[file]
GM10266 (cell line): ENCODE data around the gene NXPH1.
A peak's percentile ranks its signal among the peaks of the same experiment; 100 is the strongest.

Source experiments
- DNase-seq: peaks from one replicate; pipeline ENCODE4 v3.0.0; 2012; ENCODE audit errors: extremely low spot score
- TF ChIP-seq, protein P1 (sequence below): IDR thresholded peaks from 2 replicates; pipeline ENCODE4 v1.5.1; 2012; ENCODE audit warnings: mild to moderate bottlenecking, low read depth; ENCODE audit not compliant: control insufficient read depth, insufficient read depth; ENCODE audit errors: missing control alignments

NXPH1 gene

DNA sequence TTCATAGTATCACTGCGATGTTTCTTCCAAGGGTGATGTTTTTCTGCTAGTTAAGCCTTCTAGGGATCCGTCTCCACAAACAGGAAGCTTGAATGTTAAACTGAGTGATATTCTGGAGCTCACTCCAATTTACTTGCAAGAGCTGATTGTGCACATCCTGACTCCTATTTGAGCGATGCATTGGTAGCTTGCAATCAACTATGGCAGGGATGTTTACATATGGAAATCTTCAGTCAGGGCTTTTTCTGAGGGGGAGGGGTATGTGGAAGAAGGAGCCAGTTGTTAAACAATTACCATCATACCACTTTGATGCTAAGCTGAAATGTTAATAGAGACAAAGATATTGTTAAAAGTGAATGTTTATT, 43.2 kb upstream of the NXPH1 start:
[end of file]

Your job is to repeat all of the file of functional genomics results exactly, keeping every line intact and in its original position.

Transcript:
GM10266 (cell line): ENCODE data around the gene NXPH1.
A peak's percentile ranks its signal among the peaks of the same experiment; 100 is the strongest.

Source experiments
- DNase-seq: peaks from one replicate; pipeline ENCODE4 v3.0.0; 2012; ENCODE audit errors: extremely low spot score
- TF ChIP-seq, protein P1 (sequence below): IDR thresholded peaks from 2 replicates; pipeline ENCODE4 v1.5.1; 2012; ENCODE audit warnings: mild to moderate bottlenecking, low read depth; ENCODE audit not compliant: control insufficient read depth, insufficient read depth; ENCODE audit errors: missing control alignments

NXPH1 gene

DNA sequence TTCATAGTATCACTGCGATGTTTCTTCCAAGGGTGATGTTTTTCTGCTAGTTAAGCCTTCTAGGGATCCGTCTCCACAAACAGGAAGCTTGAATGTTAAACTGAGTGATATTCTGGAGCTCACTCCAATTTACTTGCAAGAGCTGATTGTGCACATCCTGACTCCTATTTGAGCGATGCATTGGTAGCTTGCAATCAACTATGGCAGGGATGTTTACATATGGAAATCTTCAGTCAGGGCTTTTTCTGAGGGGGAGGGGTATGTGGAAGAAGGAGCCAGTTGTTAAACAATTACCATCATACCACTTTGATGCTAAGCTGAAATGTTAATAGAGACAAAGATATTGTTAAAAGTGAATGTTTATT, 43.2 kb upstream of the NXPH1 start: